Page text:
# Why is the norm of a matrix larger than its eigenvalue?

I know there are different definitions of Matrix Norm, but I want to use the definition on WolframMathWorld, and Wikipedia also gives a similar definition.

The definition states as below:

Given a square complex or real $n\times n$ matrix $A$, a matrix norm $\|A\|$ is a nonnegative number associated with $A$ having the properties

1.$\|A\|>0$ when $A\neq0$ and $\|A\|=0$ iff $A=0$,

2.$\|kA\|=|k|\|A\|$ for any scalar $k$,

3.$\|A+B\|\leq\|A\|+\|B\|$, for $n \times n$ matrix $B$

4.$\|AB\|\leq\|A\|\|B\|$.

Then, as the website states, we have $\|A\|\geq|\lambda|$, here $\lambda$ is an eigenvalue of $A$. I don't know how to prove it, by using just these four properties.

• @mechanodroid Is it? Can you verify point 4? (The submultiplicative property of matrix norms) – Clement C. Jul 18 '18 at 0:05
• @ClementC. Sorry, my bad. – mechanodroid Jul 18 '18 at 0:07

Suppose $v$ is an eigenvector for $A$ corresponding to $\lambda$. Form the "eigenmatrix" $B$ by putting $v$ in all the columns. Then $AB = \lambda B$. So, by properties $2$ and $4$ (and $1$, to make sure $\|B\| > 0$), $$|\lambda| \|B\| = \|\lambda B\| = \|AB\| \le \|A\| \|B\|.$$ Hence, $\|A\| \ge |\lambda|$ for all eigenvalues $\lambda$.

• Nice trick. Thank you! – Eric Yewen Sun Jul 18 '18 at 0:12

Let $\|\cdot\|$ be a matrix norm.

It is known that the spectral radius $r(A) = \lim_{n\to\infty} \|A^n\|^{\frac1n}$ has the property $|\lambda| \le r(A)$ for all $\lambda\in \sigma(A)$.

Indeed, let $\lambda \in \mathbb{C}$ such that $|\lambda| > r(A)$.

Then $I - \frac1{\lambda} A$ is invertible. Namely, check that the inverse is given by $\sum_{n=0}^\infty\frac1{\lambda^n}A^n$.

This series converges absolutely because $\frac1{|\lambda|}$ is less than the radius of convergence of the power series $\sum_{n=1}^\infty \|A\|^nx^n$, which is $\frac1{\limsup_{n\to\infty} \|A^n\|^{\frac1n}} = \frac1{r(A)}$.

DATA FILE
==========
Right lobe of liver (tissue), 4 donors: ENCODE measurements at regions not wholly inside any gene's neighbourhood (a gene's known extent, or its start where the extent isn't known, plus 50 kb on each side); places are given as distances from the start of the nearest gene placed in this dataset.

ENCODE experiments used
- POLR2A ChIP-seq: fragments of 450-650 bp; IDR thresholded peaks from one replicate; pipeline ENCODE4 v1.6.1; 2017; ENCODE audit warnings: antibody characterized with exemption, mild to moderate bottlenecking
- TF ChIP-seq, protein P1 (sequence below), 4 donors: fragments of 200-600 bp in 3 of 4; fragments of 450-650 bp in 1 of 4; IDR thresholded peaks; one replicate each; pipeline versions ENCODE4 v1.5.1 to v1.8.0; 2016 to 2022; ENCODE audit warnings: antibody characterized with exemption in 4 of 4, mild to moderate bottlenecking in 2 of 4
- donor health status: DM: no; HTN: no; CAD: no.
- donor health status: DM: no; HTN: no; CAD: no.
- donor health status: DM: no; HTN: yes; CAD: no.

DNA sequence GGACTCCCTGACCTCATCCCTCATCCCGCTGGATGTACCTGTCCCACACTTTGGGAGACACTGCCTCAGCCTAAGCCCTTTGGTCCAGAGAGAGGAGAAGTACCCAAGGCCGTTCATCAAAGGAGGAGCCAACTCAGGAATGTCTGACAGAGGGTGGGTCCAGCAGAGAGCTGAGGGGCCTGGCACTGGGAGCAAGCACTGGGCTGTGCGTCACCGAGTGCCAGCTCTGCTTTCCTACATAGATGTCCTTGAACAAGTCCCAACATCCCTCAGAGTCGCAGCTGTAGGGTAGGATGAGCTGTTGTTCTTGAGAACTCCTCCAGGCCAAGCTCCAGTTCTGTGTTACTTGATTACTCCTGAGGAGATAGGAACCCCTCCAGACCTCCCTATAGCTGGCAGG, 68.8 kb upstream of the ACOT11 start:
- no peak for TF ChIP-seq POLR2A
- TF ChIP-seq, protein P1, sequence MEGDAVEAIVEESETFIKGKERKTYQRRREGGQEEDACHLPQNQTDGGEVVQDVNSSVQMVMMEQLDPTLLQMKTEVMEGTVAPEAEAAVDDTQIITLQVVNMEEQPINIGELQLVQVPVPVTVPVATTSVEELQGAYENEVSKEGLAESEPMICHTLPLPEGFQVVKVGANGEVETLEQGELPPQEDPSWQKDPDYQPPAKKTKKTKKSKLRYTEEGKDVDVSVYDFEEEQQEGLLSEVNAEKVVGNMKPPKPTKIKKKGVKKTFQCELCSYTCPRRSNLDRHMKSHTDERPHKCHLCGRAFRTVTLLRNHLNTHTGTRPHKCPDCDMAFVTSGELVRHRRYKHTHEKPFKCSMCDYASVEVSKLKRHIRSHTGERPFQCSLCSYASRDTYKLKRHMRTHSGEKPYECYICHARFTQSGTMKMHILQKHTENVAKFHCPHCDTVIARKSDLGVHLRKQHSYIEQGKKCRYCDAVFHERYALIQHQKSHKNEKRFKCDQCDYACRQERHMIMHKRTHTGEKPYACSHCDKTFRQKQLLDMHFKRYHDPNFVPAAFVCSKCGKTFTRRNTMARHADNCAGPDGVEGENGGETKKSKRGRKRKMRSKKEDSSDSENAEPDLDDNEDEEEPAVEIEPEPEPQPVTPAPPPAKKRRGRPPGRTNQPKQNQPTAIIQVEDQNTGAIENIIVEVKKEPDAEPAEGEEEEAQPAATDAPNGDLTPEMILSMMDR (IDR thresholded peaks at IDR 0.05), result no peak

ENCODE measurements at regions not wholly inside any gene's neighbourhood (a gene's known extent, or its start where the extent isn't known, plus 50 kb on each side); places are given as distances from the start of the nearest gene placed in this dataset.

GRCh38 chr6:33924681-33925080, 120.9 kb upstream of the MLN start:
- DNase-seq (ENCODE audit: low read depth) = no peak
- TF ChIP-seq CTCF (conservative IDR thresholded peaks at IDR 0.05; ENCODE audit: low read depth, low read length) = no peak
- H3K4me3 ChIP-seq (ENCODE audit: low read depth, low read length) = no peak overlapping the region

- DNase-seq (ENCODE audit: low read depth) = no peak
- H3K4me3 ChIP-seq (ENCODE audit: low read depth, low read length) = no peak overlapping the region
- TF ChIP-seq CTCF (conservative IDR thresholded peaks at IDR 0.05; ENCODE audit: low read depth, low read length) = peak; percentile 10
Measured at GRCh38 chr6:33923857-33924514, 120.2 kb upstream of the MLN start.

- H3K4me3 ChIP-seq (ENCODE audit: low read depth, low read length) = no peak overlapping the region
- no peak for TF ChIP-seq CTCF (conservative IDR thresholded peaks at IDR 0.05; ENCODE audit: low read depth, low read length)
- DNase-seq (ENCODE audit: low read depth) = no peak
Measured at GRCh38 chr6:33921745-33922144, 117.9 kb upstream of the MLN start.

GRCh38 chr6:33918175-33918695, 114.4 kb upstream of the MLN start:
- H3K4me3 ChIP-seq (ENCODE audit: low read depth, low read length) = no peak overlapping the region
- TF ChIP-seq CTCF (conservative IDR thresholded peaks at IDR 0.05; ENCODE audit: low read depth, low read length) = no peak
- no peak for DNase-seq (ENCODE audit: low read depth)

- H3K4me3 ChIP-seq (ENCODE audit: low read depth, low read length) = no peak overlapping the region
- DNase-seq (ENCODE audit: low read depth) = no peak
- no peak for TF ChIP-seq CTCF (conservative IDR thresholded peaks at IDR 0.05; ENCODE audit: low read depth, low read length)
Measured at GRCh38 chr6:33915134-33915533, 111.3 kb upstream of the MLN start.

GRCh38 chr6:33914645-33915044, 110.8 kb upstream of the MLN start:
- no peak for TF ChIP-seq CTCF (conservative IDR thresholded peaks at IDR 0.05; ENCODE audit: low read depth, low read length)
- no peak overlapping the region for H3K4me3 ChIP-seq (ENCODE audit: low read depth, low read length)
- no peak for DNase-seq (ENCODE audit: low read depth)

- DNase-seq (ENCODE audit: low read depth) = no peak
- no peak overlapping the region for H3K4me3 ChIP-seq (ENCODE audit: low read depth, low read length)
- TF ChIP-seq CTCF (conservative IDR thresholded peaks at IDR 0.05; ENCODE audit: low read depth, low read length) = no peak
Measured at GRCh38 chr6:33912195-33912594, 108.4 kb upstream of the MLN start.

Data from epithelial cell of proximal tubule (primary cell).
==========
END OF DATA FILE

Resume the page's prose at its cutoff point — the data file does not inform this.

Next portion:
Hence $$\lambda I - A = \lambda\left(I - \frac1{\lambda} A\right)$$

is also invertible so $\lambda \notin \sigma(A)$.

Now using submultiplicativity we get $\|A^n\| \le \|A\|^n$ so

$$|\lambda| \le r(A) = \lim_{n\to\infty} \|A^n\|^{\frac1n} \le \lim_{n\to\infty} \|A\|^{n\cdot\frac1n} = \|A\|$$

• I had a look at the Wikipedia page. It seems that the identity $r(A) = \lim_{n\to\infty} \|A^n\|^{\frac{1}{n}}$ holds for natural matrix norms, i.e. operator norms induced by norms on $\mathbb{R}^n$. I don't have a counterexample, but I suspect it doesn't hold in general. – Theo Bendit Jul 18 '18 at 0:27
• @TheoBendit I used the abstract spectral radius defined in Banach algebras simply as $\lim_{n\to\infty} \|A^n\|^{\frac{1}{n}}$. Perhaps the name is not appropriate for matrices. Secondly, every two matrix norms are equivalent so if you take a natural matrix norm $\|\cdot\|_1$ we have $m\|\cdot\|_1 \le \|\cdot\| \le M\|\cdot\|_1$ so $$m^{1/n}\|A^n\|_1^{1/n} \le \|A^n\|^{1/n} \le M^{1/n}\|A^n\|_1^{1/n}$$ Letting $n\to\infty$ gives $\lim_{n\to\infty} \|A^n\|_1^{\frac{1}{n}} = \lim_{n\to\infty} \|A^n\|^{\frac{1}{n}}$. So it should hold for every matrix norm. – mechanodroid Jul 18 '18 at 0:32
• @TheoBendit Actually it is there in the Wikipedia page under the name Gelfand's Formula. I guess the only nontrivial thing in my answer is to show that the sequence $(\|A^n\|^{1/n})_n$ indeed converges. – mechanodroid Jul 18 '18 at 0:36